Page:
Billing time is hard, it is estimated that up to 40% of working time can be allocated to unbillable attendances (such as admin). Obviously the key is to minimize the unbillable attendances and maximize the billable ones, balancing giving good work and offering good value.

It really is a balancing act, as if the cost to client is too high or the work standard is not great, then you risk not having repeat clients.

To put it into perspective- you arrive at work with X hours you can make money from. Every time something distracts you from billing, you lessen the billable hours.



There are many ways to skin a cat, find what works for you.

If you are able to group your attendances to a market-related cost (such as writing a letter or building a wall), you can more easily quote, and although not always 100% accurate- you will save time on working out the actual time spent and are able to ensure that you give the right price for you and the client rather than an accurate calculation. Billing is a science!

Keeping notes/records

Have regular and disciplined record taking is vital, else you are likely to forget about attendances, even though at the time you may think you will remember.

Back up your records as well! I know of a firm who lost two weeks of invoicing detail because they got hacked.

I’m old fashioned, I have a simple printed spreadsheet prepared on Excel with 3 columns. I then enter it into billing software that is backed up on the cloud. Don’t get me wrong, it takes me a good few hours to prepare invoices but I’ve found this way to be the most effective as my handwritten notes are very short and abbreviated, so its very easy to keep disciplined by spending 2-3 seconds writing down something during a rushed day.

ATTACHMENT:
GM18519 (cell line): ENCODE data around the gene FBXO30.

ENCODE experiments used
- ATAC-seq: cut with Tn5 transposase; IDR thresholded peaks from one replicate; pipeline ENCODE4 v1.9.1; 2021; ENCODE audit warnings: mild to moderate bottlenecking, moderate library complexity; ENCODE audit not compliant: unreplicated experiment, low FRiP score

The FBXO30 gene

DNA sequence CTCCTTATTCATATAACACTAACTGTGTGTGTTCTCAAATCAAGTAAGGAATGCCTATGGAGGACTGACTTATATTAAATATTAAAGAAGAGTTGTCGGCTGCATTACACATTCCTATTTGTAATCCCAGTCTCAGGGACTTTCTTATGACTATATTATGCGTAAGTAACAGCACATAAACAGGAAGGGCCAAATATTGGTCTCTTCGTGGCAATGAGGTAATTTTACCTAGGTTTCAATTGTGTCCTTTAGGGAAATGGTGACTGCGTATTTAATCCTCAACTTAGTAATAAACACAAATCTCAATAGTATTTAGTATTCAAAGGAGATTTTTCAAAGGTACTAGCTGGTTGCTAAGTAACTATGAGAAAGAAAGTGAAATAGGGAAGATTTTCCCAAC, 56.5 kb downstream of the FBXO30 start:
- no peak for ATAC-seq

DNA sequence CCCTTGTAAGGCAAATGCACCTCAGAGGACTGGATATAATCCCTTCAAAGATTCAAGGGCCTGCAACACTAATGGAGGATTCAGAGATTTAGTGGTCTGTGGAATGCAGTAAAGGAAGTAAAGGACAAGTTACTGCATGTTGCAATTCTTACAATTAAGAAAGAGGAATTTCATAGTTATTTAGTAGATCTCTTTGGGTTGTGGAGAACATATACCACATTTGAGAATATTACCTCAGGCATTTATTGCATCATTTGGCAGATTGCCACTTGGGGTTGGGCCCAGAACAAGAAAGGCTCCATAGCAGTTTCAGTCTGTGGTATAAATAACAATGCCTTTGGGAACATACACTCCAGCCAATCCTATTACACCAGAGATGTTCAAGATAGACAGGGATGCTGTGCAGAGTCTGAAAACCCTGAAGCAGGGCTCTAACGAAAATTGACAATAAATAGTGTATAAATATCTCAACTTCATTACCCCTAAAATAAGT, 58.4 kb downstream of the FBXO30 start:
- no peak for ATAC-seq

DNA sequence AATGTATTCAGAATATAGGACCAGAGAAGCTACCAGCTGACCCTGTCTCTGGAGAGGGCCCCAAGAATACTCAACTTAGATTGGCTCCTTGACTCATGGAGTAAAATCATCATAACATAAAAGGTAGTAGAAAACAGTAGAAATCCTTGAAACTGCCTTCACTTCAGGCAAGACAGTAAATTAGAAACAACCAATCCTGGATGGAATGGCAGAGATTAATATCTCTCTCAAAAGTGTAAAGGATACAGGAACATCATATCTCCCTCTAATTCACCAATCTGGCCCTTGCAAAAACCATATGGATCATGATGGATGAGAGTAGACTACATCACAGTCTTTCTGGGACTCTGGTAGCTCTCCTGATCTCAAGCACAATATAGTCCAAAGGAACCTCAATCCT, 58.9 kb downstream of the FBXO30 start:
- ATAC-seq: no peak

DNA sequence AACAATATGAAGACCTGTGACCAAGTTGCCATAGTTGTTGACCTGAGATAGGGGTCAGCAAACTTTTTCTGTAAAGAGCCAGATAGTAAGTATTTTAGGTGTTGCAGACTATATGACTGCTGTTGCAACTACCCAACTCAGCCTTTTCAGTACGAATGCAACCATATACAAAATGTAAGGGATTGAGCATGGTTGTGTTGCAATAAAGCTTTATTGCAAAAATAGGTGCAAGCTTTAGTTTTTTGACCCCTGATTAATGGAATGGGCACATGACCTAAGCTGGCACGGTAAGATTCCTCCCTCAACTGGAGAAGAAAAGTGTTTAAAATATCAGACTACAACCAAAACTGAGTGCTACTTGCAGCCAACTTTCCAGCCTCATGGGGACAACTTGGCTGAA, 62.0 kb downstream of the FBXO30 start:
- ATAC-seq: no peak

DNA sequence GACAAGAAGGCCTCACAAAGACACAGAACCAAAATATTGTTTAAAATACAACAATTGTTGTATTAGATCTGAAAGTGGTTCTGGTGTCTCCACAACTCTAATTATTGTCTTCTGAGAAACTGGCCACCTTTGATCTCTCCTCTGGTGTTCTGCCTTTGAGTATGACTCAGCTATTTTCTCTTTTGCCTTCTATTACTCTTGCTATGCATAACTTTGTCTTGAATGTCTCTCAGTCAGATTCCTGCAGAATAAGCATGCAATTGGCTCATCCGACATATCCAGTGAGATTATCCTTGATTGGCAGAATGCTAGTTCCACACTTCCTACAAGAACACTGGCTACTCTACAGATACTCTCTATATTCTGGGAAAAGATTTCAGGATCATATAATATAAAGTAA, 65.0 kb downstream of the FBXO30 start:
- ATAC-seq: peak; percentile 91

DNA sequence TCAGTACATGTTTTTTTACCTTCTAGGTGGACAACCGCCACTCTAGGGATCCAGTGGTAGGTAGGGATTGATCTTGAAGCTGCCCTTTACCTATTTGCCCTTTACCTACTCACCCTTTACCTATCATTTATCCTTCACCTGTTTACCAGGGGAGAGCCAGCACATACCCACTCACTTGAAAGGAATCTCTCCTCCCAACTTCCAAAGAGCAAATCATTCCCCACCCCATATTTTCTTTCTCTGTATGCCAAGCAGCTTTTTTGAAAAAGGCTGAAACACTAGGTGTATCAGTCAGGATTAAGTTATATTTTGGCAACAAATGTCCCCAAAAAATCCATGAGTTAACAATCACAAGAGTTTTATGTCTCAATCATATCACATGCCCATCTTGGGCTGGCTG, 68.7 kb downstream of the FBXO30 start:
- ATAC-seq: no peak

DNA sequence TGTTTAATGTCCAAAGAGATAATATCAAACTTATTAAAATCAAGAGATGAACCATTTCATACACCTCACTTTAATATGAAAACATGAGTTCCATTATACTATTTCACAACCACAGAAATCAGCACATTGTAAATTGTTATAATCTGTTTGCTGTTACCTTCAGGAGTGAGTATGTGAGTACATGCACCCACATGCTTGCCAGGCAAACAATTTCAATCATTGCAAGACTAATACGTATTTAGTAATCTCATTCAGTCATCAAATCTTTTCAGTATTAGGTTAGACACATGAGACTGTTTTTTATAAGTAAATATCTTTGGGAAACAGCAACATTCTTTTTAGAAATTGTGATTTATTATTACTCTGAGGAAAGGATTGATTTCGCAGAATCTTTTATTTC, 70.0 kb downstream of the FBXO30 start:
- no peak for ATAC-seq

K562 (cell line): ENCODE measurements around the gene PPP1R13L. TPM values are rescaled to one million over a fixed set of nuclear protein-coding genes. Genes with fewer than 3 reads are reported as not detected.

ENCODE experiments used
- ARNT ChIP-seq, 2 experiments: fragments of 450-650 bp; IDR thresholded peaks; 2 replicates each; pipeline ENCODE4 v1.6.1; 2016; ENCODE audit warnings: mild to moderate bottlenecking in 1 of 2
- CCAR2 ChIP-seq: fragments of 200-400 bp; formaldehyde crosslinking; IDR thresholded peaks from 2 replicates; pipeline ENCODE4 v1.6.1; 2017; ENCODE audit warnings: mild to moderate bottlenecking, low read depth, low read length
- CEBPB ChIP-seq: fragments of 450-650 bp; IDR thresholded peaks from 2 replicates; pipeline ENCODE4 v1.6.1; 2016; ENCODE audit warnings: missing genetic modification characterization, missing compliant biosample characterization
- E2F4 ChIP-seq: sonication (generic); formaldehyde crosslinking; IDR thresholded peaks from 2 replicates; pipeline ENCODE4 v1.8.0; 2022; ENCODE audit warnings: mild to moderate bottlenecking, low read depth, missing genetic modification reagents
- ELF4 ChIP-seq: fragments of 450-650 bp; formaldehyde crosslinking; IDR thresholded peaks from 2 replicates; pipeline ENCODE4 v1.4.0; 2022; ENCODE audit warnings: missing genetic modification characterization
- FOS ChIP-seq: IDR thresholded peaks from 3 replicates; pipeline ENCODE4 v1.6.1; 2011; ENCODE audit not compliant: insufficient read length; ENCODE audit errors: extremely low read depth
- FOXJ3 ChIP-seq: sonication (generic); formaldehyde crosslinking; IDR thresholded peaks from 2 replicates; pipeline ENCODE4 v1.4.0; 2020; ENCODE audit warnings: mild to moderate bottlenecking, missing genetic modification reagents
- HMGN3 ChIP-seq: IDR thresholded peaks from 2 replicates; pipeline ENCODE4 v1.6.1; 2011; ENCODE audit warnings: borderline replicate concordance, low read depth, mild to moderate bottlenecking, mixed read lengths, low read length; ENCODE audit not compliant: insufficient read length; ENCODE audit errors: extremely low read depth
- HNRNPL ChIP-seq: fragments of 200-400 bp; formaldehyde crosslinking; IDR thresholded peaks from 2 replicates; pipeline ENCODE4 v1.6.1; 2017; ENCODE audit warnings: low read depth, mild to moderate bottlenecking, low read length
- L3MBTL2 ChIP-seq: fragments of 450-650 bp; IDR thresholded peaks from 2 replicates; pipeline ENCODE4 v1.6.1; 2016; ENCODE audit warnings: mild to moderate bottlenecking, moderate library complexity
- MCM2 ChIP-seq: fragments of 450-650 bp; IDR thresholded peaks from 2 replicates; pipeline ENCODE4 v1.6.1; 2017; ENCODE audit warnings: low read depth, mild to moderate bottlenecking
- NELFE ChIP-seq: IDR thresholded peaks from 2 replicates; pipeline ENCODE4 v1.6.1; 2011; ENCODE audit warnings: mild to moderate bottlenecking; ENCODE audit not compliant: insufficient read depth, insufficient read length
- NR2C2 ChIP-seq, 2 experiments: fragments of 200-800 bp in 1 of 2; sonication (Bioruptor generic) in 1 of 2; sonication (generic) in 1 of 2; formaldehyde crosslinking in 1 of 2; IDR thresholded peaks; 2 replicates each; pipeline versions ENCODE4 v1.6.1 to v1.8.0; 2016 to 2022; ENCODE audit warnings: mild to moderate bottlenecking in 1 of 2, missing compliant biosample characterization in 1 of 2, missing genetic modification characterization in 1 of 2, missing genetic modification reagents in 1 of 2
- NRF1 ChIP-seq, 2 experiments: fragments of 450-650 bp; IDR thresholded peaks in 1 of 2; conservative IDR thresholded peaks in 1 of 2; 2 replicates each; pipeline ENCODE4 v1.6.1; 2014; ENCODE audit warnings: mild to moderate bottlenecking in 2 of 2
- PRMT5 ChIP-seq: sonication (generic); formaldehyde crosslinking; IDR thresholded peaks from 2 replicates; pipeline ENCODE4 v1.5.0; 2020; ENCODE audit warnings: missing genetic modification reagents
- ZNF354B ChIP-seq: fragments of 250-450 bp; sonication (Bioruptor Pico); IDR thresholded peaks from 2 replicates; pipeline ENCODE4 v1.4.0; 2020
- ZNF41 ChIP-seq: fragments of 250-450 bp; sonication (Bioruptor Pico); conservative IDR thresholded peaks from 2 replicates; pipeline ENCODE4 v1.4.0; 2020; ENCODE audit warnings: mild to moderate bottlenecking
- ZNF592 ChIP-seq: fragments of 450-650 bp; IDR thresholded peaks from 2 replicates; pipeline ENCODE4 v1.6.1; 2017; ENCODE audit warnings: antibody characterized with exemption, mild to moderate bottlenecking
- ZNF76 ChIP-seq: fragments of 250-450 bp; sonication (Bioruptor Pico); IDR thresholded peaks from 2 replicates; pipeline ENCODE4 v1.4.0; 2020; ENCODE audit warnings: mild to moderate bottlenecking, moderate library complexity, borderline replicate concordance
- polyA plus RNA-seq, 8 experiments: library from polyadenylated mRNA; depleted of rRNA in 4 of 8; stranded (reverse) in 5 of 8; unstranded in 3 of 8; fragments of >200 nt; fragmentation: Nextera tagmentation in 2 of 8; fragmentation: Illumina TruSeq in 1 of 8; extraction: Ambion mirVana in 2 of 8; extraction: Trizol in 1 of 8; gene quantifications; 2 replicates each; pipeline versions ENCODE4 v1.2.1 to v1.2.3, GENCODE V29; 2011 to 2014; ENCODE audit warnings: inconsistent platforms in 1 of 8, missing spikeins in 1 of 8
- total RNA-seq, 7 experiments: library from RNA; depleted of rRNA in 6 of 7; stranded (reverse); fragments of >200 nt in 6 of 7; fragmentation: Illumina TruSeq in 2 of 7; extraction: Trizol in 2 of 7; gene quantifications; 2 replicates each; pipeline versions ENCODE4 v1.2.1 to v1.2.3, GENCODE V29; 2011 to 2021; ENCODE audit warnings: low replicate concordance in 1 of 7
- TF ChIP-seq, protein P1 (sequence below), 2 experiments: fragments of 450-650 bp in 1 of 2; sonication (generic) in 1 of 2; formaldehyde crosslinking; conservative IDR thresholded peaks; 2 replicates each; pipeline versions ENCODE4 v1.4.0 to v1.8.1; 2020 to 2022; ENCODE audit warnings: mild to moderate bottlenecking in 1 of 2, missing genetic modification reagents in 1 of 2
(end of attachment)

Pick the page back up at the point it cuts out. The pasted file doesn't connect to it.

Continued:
Use dead-time well

Never use your productive time to do unprofitable work. Admin should be left for when you’ve used your good energy on making money.

Don’t let the admin build up

Admin is a necessary evil, the more it builds up the harder it is to do properly.

Cut out time wasters and annoying clients

Some clients actually cost you money, if you are constantly following up on payment or waiting for them to send you information etc that allows you to do your job, it may be better to axe them and concentrate on the profitable clients.

Balancing act here as well, if you have an annoying client who pays the bills you must decide whether the dough is enough, be careful to just boot clients because they irritate you– that’s business [often!].

Use good software or apps

There are loads of good apps which help with recording time, doing admin, billing clients, automating work.

Even if they cost- if they can maximize your time its probably worth it. You then have more time and more importantly, more energy to get ahead.


You are only 1 person, a competent assistant will let you focus on the good stuff while they take care of the rest. On the flip side, an incompetent assistant will drag you down and trap you into spending more time rectifying messes and training than doing work.

Hiring someone for $1,000 may allow you to bill $2,000. The aim is to increase your production time.

Rushing is not key

One of the only things I remember being taught in primary school was one of my teachers saying more haste, less speed. Its like carrying an egg, you can run as fast as you can but you risk breaking it and spending time remedying your mess. Go at a manageable pace which allows you to do what you need to do properly.


Be aware when engaging people who charge time, its often in their interests to bill like crazy, they may even have targets which their boss imposes on them.

Also understand though that their time is their stock, so the more you engage them, the more they’ll bill.